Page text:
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Romans 8-16 For You by Tim Keller

Romans 8-16 For You Edited From the Study by Timothy Keller

This second installment on Romans from the pen of Pastor and Author Timothy J. Keller is a winsome and careful reflection on Paul’s Epistle to the Romans.  Adding to his wise comments on Romans 8-16 is an excellent appendix on God’s Sovereignty and Election, which in a few pages covers objections to election but focuses also on the free actions of human beings.  By giving us a short snippet of election from a whole Bible perspective, Keller helps us see this grand doctrine through the story of Scripture. 

In the opening lines of commenting on Romans 8.4, Keller singles out what Christ’s work does for us by writing, “Everything Christ did for us was in order that we might live a holy life” (15).  Therefore, the aim and purpose of Jesus’ entire life, death, and ministry was to push us toward a holy life, one that would live not under the weight of condemnation but under the guidance of the life-giving Holy Spirit.  How does this take place?  In the next few pages Keller bears mentioning that as we set our minds upon the Spirit, we are able fight sin and temptation from a renewed mind, and as we do so this frees us from the feeling that mustering up more courage is the answer.

Taking up the weak and strong believers in Romans 14.1-23 up for discussion, Keller points out the real significance of the debate in the church.   He writes, “The “weak” are any Christians who tend to promote and regard non-essential cultural and ceremonial customs as being critical for Christian maturity and effectiveness.  For example, the older generation in a particular church might feel very superior to the younger folk who like contemporary music in their worship….Thus they have taken the issue of taste, custom, or culture and elevated it to an abiding, trans-cultural mark of spiritual maturity” (149).  Spiritual maturity based upon non-essential customs generally pushes division and dissension in the church and rarely points to the unity that Christ died for among believers.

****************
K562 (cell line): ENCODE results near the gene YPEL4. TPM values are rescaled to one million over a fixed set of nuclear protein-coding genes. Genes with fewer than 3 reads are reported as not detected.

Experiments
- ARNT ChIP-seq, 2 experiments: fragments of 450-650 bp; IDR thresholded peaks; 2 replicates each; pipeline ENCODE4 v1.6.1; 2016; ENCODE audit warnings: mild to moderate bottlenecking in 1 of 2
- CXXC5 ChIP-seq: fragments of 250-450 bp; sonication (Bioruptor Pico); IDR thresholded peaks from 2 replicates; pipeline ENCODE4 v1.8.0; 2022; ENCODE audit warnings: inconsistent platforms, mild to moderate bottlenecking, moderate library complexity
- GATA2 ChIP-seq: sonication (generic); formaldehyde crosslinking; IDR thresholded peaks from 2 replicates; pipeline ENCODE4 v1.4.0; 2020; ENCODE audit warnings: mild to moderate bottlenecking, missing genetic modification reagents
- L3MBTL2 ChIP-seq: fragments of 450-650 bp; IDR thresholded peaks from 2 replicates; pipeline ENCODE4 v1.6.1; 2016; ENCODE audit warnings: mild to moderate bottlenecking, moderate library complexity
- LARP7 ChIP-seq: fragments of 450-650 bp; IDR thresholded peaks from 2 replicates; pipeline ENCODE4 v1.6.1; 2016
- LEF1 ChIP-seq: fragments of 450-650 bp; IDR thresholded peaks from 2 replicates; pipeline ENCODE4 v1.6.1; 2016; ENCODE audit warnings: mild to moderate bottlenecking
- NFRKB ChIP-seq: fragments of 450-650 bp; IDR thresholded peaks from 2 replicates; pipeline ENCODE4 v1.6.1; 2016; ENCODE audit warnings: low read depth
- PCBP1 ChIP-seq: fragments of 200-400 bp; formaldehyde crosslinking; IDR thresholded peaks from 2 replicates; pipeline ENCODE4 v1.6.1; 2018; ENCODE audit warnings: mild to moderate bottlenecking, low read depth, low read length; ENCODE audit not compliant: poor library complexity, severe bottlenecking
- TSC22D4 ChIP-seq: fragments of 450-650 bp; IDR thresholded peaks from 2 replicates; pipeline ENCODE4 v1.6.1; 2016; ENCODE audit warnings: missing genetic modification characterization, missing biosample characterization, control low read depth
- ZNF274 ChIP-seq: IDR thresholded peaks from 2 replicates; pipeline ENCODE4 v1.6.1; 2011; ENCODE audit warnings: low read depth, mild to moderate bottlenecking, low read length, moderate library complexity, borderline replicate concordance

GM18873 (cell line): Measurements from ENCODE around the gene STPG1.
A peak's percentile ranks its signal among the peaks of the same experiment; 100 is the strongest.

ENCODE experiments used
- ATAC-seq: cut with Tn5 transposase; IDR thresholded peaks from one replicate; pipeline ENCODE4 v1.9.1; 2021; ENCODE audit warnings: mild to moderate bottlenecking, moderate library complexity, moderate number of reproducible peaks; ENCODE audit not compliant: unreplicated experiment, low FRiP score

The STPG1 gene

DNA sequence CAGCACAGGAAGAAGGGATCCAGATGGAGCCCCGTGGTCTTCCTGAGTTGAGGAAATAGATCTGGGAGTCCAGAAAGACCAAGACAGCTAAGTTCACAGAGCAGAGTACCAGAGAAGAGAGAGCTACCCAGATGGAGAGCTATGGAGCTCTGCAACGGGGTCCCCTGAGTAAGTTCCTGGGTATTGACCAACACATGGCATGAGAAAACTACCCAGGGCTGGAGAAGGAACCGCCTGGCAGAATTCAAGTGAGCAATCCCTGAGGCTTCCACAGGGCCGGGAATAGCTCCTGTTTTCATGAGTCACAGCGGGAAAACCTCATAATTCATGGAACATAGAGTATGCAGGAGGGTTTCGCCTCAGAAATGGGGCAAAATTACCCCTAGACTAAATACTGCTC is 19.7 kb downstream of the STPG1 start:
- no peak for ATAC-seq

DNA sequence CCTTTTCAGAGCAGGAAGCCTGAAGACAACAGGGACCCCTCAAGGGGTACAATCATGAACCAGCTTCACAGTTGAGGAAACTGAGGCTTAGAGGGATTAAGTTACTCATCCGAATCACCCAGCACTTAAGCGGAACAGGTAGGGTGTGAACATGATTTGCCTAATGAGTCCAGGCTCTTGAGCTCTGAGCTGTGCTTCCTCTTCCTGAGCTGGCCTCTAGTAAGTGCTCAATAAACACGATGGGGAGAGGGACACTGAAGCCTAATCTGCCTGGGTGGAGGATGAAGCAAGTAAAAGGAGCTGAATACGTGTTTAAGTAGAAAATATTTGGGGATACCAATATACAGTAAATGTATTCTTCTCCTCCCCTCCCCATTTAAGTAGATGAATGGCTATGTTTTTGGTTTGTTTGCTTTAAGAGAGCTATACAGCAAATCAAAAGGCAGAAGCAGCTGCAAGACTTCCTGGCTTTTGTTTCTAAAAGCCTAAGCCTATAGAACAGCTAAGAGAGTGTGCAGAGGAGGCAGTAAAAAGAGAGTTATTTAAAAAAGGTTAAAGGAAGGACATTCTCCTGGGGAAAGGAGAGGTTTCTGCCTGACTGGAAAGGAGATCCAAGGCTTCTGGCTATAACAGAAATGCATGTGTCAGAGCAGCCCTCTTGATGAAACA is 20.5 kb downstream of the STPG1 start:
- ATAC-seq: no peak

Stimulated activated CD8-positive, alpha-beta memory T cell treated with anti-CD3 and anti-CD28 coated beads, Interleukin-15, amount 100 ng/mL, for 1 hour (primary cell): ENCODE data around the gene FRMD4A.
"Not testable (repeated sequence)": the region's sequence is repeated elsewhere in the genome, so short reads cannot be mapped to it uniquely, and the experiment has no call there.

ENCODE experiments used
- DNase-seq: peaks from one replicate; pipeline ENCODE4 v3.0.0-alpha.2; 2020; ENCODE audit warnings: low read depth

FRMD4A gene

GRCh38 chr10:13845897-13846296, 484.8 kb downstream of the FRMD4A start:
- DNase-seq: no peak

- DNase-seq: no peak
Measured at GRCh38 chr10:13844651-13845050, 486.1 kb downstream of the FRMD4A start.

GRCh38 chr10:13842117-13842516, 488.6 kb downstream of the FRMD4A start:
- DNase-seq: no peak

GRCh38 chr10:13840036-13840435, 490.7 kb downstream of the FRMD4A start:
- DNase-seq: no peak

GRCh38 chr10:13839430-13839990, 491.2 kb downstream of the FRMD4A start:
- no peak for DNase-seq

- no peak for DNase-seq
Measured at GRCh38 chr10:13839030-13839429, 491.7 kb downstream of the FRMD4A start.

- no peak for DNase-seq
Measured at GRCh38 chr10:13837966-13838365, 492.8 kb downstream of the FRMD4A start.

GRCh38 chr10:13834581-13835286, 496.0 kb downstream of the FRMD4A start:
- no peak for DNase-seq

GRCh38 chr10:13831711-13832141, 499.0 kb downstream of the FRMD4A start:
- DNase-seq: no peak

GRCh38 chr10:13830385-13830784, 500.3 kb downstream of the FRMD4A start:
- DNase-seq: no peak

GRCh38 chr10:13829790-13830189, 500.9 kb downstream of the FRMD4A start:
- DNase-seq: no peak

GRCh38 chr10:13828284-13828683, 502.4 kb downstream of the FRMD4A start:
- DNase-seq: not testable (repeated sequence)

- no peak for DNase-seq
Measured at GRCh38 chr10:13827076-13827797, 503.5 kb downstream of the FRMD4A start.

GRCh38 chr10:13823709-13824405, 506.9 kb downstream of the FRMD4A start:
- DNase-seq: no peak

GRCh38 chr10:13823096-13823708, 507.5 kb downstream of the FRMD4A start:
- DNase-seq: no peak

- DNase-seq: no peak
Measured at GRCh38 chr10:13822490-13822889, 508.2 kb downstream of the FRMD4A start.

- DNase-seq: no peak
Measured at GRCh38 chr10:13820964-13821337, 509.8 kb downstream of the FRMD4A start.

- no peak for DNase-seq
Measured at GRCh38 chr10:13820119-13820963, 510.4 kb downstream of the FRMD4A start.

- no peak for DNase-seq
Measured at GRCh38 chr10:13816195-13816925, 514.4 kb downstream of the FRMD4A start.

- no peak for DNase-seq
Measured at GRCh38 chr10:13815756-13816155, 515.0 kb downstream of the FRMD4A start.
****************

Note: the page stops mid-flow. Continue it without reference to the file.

Lastly, you won’t want to miss the appendix on God’s sovereignty and election.  Rejecting fatalism, the Islam notion on “kismet” and any other philosophy that would deem human actions wholly insignificant, Keller writes, “Our choices have consequences and we are never forced by God to do anything other than what we want.  Yet God works out his will perfectly through our willing actions.  It is a marvel” (201)! This concept of compatibilism is common in the ranks of evangelical authors from D.A. Carson and others.  Keller goes onto to point out a most interesting thing, that, “The doctrine of election is necessary to preserve the doctrine of justification” (209).  In other words, without election we open up ourselves to all kinds of interpretations that find our humility or goodness as a reason for God’s choosing, rather than resting in God’s unmerited free grace in salvation.

This is an essential book in understanding Romans 8-16.  Though not technical or academic, the truth of God’s Word shines through as you read through these pages.

Thanks to the good book company and Cross Focused Reviews for the copy of this book in exchange for an honest review.


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